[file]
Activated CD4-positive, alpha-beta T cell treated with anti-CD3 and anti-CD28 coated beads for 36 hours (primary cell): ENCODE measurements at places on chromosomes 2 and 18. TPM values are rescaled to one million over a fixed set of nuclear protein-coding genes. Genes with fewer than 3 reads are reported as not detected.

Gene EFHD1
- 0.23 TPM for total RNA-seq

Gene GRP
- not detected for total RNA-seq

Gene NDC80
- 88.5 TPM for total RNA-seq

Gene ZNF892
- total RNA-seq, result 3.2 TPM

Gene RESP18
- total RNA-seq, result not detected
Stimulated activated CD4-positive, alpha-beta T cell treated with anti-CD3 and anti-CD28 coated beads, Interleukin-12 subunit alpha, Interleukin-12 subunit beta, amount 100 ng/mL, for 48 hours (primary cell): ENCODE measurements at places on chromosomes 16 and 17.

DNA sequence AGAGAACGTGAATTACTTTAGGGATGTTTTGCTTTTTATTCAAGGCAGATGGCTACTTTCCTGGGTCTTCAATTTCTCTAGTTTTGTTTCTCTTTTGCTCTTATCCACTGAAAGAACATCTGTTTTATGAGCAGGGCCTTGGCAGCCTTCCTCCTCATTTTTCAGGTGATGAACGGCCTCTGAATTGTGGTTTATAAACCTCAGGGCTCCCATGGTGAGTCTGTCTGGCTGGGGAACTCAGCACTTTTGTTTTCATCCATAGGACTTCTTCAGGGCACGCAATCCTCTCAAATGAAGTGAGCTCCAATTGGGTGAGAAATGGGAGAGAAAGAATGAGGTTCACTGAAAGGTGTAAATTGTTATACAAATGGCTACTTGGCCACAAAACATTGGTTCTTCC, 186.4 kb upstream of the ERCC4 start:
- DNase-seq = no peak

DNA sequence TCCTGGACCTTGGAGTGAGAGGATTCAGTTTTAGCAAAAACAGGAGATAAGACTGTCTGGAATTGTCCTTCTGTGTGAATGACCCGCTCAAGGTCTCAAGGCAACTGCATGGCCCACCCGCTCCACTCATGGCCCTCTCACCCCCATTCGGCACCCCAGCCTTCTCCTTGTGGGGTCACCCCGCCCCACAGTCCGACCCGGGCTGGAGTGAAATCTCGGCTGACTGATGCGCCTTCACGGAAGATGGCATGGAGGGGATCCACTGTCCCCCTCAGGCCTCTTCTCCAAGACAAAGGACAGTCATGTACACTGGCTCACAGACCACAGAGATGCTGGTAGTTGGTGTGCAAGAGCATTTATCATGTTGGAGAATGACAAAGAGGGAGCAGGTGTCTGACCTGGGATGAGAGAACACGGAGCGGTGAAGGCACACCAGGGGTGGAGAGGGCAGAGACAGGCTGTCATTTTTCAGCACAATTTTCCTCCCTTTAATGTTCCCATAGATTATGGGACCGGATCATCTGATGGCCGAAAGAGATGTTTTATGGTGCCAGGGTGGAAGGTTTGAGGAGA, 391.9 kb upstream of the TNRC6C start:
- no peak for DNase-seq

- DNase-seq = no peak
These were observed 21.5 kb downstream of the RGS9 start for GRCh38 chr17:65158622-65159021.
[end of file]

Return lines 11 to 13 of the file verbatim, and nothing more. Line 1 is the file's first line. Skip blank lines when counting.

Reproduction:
- total RNA-seq, result not detected
Stimulated activated CD4-positive, alpha-beta T cell treated with anti-CD3 and anti-CD28 coated beads, Interleukin-12 subunit alpha, Interleukin-12 subunit beta, amount 100 ng/mL, for 48 hours (primary cell): ENCODE measurements at places on chromosomes 16 and 17.

DNA sequence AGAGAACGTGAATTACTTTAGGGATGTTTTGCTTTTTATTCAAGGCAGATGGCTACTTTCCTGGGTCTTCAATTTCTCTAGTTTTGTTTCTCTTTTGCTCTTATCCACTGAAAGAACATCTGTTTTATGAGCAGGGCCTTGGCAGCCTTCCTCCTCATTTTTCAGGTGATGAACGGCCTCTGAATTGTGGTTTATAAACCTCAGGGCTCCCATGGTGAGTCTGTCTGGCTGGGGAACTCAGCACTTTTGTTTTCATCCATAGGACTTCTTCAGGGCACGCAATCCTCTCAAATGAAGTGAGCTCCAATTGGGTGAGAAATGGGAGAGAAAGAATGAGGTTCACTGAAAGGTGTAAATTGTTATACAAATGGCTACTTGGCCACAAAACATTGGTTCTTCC, 186.4 kb upstream of the ERCC4 start: